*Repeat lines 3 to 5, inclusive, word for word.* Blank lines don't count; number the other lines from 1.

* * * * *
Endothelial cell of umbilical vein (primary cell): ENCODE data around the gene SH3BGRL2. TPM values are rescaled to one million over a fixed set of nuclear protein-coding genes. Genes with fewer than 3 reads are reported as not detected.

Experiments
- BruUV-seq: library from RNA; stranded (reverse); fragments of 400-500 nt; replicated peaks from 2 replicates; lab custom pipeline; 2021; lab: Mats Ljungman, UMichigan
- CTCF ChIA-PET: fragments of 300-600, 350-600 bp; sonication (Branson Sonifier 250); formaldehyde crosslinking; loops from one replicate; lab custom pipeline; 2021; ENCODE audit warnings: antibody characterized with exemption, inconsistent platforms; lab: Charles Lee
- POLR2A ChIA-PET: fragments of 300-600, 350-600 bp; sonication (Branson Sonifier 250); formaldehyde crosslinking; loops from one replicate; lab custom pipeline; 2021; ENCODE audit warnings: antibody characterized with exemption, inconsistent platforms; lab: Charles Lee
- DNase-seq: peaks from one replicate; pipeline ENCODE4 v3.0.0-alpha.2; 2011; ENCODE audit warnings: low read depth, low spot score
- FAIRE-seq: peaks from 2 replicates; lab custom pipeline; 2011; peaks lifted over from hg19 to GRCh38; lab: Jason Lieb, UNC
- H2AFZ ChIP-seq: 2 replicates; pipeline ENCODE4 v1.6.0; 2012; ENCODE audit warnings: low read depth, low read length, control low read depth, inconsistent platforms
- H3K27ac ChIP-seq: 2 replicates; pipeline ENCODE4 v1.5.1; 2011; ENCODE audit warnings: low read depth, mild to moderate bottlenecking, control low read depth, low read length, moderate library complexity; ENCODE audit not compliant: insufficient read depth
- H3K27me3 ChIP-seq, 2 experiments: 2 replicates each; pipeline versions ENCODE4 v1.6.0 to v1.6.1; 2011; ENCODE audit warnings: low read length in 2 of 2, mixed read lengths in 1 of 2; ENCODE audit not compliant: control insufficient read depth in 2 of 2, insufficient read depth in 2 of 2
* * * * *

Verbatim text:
- BruUV-seq: library from RNA; stranded (reverse); fragments of 400-500 nt; replicated peaks from 2 replicates; lab custom pipeline; 2021; lab: Mats Ljungman, UMichigan
- CTCF ChIA-PET: fragments of 300-600, 350-600 bp; sonication (Branson Sonifier 250); formaldehyde crosslinking; loops from one replicate; lab custom pipeline; 2021; ENCODE audit warnings: antibody characterized with exemption, inconsistent platforms; lab: Charles Lee
- POLR2A ChIA-PET: fragments of 300-600, 350-600 bp; sonication (Branson Sonifier 250); formaldehyde crosslinking; loops from one replicate; lab custom pipeline; 2021; ENCODE audit warnings: antibody characterized with exemption, inconsistent platforms; lab: Charles Lee